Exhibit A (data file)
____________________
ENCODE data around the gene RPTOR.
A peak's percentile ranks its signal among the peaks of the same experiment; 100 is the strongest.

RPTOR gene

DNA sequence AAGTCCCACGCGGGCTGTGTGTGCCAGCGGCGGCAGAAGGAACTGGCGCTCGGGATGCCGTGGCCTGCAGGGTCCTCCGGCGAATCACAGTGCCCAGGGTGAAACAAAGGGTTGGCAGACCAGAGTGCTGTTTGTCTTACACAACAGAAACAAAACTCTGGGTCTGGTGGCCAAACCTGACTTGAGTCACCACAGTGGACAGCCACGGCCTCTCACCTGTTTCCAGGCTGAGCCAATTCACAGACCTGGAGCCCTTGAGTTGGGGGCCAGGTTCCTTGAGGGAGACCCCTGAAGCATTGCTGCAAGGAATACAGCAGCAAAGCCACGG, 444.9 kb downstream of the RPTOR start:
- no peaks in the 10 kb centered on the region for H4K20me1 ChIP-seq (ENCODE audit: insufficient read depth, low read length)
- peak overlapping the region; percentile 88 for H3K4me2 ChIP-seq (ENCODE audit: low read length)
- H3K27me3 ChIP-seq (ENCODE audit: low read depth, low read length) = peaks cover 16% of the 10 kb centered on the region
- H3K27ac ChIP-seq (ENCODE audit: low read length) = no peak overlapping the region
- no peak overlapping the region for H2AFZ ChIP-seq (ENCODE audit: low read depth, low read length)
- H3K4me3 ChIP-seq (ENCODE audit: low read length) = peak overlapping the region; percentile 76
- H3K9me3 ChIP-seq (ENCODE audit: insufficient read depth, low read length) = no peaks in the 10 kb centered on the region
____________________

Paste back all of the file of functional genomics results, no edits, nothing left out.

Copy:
ENCODE data around the gene RPTOR.
A peak's percentile ranks its signal among the peaks of the same experiment; 100 is the strongest.

RPTOR gene

DNA sequence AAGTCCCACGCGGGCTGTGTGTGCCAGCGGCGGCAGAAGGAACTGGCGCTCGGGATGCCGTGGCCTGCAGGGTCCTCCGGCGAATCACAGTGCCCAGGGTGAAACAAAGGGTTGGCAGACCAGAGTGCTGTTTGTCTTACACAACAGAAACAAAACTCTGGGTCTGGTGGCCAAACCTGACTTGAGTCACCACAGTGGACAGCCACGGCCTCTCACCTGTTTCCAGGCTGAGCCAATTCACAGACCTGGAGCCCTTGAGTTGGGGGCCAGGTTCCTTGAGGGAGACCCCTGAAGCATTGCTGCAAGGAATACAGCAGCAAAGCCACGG, 444.9 kb downstream of the RPTOR start:
- no peaks in the 10 kb centered on the region for H4K20me1 ChIP-seq (ENCODE audit: insufficient read depth, low read length)
- peak overlapping the region; percentile 88 for H3K4me2 ChIP-seq (ENCODE audit: low read length)
- H3K27me3 ChIP-seq (ENCODE audit: low read depth, low read length) = peaks cover 16% of the 10 kb centered on the region
- H3K27ac ChIP-seq (ENCODE audit: low read length) = no peak overlapping the region
- no peak overlapping the region for H2AFZ ChIP-seq (ENCODE audit: low read depth, low read length)
- H3K4me3 ChIP-seq (ENCODE audit: low read length) = peak overlapping the region; percentile 76
- H3K9me3 ChIP-seq (ENCODE audit: insufficient read depth, low read length) = no peaks in the 10 kb centered on the region